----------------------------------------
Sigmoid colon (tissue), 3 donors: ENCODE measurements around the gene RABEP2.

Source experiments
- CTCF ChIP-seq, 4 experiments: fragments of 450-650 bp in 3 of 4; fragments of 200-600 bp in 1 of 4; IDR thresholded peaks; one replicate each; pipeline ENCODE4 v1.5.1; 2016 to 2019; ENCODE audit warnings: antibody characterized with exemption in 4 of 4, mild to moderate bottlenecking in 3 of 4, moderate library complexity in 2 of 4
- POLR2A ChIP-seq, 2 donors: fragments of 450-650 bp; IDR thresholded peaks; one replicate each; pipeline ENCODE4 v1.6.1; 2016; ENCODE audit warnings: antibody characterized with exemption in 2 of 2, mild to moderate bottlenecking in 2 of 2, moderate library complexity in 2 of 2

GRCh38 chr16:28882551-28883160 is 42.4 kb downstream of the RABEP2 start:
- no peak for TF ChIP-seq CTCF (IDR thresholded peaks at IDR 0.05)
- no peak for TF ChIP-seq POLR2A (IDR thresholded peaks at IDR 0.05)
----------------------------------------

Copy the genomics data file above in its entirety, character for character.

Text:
Sigmoid colon (tissue), 3 donors: ENCODE measurements around the gene RABEP2.

Source experiments
- CTCF ChIP-seq, 4 experiments: fragments of 450-650 bp in 3 of 4; fragments of 200-600 bp in 1 of 4; IDR thresholded peaks; one replicate each; pipeline ENCODE4 v1.5.1; 2016 to 2019; ENCODE audit warnings: antibody characterized with exemption in 4 of 4, mild to moderate bottlenecking in 3 of 4, moderate library complexity in 2 of 4
- POLR2A ChIP-seq, 2 donors: fragments of 450-650 bp; IDR thresholded peaks; one replicate each; pipeline ENCODE4 v1.6.1; 2016; ENCODE audit warnings: antibody characterized with exemption in 2 of 2, mild to moderate bottlenecking in 2 of 2, moderate library complexity in 2 of 2

GRCh38 chr16:28882551-28883160 is 42.4 kb downstream of the RABEP2 start:
- no peak for TF ChIP-seq CTCF (IDR thresholded peaks at IDR 0.05)
- no peak for TF ChIP-seq POLR2A (IDR thresholded peaks at IDR 0.05)